JOURNALIST: 24 hours after the Christopher Pyne same-sex marriage issue, has the Government, do you think, advanced anymore on that issue?
SHORTEN: First of all, the Prime Minister should stop blaming me and everyone else because he is too weak to stand up to the bullies of the backbench. It's his problem. It wasn't me who leaked Christopher Pyne's speech or indeed, gave Christopher Pyne’s speech on Friday. The real problem is that Mr Turnbull's not strong enough to lead his party and, therefore, I wonder if he is strong enough, actually, to lead this country.
JOURNALIST: What do you think after last night's Four Corners issue on the retirement village - what do you think about the situations with regulations for retirement villages?
SHORTEN: A nation that treats its old people in the manner in which we saw on television last night should be ashamed of itself. We need to do a lot more to treat older people well. If we don't face up to the challenges in aged care now, it will be a much harder, bigger problem in the future, when we eventually face up to it. I know it's not an easy issue, it's not an easy issue for either side of politics, but one thing is for sure; large companies who treat vulnerable older Australians in the manner in which we saw last night are not part of the solution. I'm prepared to sit down and work with Mr Turnbull, because the challenge in making sure older Australians have dignity and comfort in aged care is something that ought to be above politics.
JOURNALIST: So you would be pushing for stricter regulations?
SHORTEN: I think that - as I said, it is not an easy issue, and we are not here to throw stones at the government. A country which treats old people in the manner in which we saw last night should be ashamed of itself. The longer we leave the problem of not taking aged care seriously, the bigger the problem we are going to have in the future. And Certainly I'm prepared and Labor is prepared to be a partner with the government to see what we can do to improve the standards.
JOURNALIST: With the release of the Census information, do you think - Australians are getting older, we're getting more diverse, can we cope with all this?
SHORTEN: I think getting older beats the alternative. Let's be really clear here, this is a great country; 24.5 million people. I think that our best days in terms of looking after our people are ahead of us but we have to keep doing what we do best in Australia. Investing in the safety net, making sure that we are a more equal country. Making sure that every kid gets an opportunity to get a quality education; that every kid who does work at school gets the opportunity to go to TAFE or university. Making sure we do better at looking after families; making sure we that have a fairer tax system. One thing is for sure, on 1 July, this country is going to become a more unequal place than it was the previous day.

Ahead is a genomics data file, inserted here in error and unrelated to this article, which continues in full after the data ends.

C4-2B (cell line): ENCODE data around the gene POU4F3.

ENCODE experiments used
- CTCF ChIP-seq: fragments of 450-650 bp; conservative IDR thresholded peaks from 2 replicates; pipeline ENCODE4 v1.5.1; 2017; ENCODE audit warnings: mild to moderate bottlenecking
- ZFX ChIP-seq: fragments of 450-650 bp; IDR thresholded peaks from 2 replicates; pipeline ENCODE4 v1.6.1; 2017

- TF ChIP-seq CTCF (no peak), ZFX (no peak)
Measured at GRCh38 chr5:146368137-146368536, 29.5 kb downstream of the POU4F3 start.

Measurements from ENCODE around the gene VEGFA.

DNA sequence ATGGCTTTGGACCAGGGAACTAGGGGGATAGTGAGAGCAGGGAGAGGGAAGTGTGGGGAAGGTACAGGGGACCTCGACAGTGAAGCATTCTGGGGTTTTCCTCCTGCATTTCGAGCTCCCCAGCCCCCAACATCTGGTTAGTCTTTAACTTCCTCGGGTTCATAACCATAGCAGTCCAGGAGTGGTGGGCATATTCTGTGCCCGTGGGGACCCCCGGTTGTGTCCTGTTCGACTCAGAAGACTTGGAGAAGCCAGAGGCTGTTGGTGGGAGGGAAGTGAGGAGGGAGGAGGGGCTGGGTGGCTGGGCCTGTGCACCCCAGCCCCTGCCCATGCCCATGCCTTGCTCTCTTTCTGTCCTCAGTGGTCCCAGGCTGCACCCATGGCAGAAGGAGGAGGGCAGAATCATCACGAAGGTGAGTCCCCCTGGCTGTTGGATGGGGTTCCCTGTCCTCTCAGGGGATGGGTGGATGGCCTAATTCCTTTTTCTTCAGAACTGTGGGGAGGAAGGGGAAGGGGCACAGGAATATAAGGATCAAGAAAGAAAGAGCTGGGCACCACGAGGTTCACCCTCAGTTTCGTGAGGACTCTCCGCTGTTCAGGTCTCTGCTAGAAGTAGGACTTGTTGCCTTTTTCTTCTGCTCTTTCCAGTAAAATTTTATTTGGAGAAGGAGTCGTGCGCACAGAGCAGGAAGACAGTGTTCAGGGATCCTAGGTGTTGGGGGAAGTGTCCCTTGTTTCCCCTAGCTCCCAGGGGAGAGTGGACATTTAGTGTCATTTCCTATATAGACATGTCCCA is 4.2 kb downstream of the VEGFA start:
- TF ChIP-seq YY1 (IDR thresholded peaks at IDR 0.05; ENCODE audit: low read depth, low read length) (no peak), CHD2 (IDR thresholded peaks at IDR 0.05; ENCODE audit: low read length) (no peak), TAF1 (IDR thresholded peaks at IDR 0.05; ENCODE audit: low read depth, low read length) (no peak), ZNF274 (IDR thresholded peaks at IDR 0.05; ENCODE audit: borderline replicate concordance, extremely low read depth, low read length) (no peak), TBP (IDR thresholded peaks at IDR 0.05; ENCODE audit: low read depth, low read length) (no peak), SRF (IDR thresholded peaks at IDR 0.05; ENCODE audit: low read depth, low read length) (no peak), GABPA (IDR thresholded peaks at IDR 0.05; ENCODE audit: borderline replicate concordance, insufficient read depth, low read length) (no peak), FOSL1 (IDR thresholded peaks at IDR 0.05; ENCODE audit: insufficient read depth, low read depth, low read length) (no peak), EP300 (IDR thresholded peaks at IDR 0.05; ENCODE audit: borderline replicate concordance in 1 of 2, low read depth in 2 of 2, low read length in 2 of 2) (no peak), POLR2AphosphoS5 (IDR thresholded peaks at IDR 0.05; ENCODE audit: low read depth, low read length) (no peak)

What I mean by that is millionaires on 1 July, courtesy of Mr Turnbull, are going to get a $16,500 tax cut but 700,000 Australians are going to have their penalty rates cut. My concern about Australia isn't the numbers of the Census, my concern about Australia is that we are becoming a more unequal country. Wages growth is flat-lining, we see the lowest proportion since records were kept, of money in the nation going to wages as opposed to corporate profits. I think we need to do a lot more to become a fairer country. And that's why this is the worst possible time for the Liberal Party to be descending into self-absorbed in-fighting. John Howard, I think, used to say - former Prime Minister John Howard used to say disunity is death. It seems to me the Liberal Party has forgotten this. I think John Howard also used to say that a party which can't govern itself can't govern the nation. The Liberal Party has forgotten this.
At the heart of the problem in the government in Australia is that Malcolm Turnbull doesn't lead his own party. If he doesn't lead his own party, how can he lead the nation. It doesn't matter if the issue is climate change or marriage equality, Mr Turnbull is simply too weak to get his party to go in the same direction. The Liberal Party isn't doing their day job of fighting for Australians, they're just fighting amongst themselves. Australians deserve better and certainly Labor is up for that challenge.